||Manic percussion, brooding melancholy. A logical extension of Analord.
After the eleven hit and miss Analord EPs, it's good to hear Richard D. James get back on track, even if he's felt the need to assume yet another alias to do so. Calling himself The Tuss this time, he's released Confederation Trough EP and an album of about the same modest length, Rushup Edge. I'm ignoring the EP until it comes out as a sensibly priced download, so on with the album review.
Rushup Edge combines the melancholic atmosphere of Analord 02 (Goodbye Rute) with the manic percussion of Analord 10 (Last Rushup 10, Rushup I Bank 12). So far so good. He's even managed to shed some of his more annoying Analord habits, such as stopping and starting the music in the middle and calling minute long snippets of bleepy sounds music.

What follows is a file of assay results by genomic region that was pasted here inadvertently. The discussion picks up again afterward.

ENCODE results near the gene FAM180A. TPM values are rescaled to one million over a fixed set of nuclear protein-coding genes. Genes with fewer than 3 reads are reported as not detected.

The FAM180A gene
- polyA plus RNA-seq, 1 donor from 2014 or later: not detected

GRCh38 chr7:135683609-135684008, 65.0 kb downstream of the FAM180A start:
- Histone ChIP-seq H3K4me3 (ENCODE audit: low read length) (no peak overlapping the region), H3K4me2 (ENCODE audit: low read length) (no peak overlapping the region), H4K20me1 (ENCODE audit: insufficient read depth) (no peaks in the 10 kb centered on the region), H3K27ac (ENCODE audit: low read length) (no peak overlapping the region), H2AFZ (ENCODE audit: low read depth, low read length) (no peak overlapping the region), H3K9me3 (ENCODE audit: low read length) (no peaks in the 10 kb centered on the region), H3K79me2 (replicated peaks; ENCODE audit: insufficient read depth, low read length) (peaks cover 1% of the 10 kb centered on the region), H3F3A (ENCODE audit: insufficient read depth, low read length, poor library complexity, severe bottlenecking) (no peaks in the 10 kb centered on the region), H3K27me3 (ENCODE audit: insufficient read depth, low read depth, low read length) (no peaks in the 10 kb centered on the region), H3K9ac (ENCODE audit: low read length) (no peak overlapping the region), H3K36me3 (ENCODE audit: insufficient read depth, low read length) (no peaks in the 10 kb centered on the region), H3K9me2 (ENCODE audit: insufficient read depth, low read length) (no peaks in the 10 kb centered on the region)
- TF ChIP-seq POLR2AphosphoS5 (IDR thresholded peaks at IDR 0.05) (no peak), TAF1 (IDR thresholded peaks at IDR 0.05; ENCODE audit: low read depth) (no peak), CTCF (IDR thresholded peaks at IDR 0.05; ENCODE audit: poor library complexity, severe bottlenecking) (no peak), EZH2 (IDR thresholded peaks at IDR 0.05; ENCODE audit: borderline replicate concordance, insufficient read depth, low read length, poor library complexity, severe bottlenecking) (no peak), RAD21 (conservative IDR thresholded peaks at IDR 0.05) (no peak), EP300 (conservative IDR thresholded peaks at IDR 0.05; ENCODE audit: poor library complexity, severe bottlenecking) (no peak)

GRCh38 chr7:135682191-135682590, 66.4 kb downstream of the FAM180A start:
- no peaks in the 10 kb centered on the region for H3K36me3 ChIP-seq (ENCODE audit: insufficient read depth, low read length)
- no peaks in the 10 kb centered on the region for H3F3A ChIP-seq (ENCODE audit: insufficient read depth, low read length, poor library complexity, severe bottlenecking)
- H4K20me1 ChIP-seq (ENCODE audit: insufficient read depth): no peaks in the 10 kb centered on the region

Rushup I Bank 12 is a standout track. It features manipulated and detuned samples of the kind of piano playing that electronic music is rarely treated to, coupled with James's signature manic percussion. This combination makes for the kind of track that insists you drink copious amounts of caffeine, crank up the volume and start air drumming until you accidentally hurt yourself (yes, I've done this).
The problem with liking any of James's music is that it becomes difficult to be satisfied with anything else. James combines his unique style of note programming, choice of sounds, manipulation, destruction, idiosyncratic song structure and plain incorrect tuning to come up with music so far removed from popular music's vocal driven verse-chorus structure that you'll feel lost at first, but it steadily grows on you until eventually it becomes the only kind of music that can satisfy you.
In that context, Rushup Edge is a good logical progression of James's existing style, pushed further in its own unique direction. I'd recommend it to fans of his releases as Aphex Twin and AFX, but not to the faint of heart.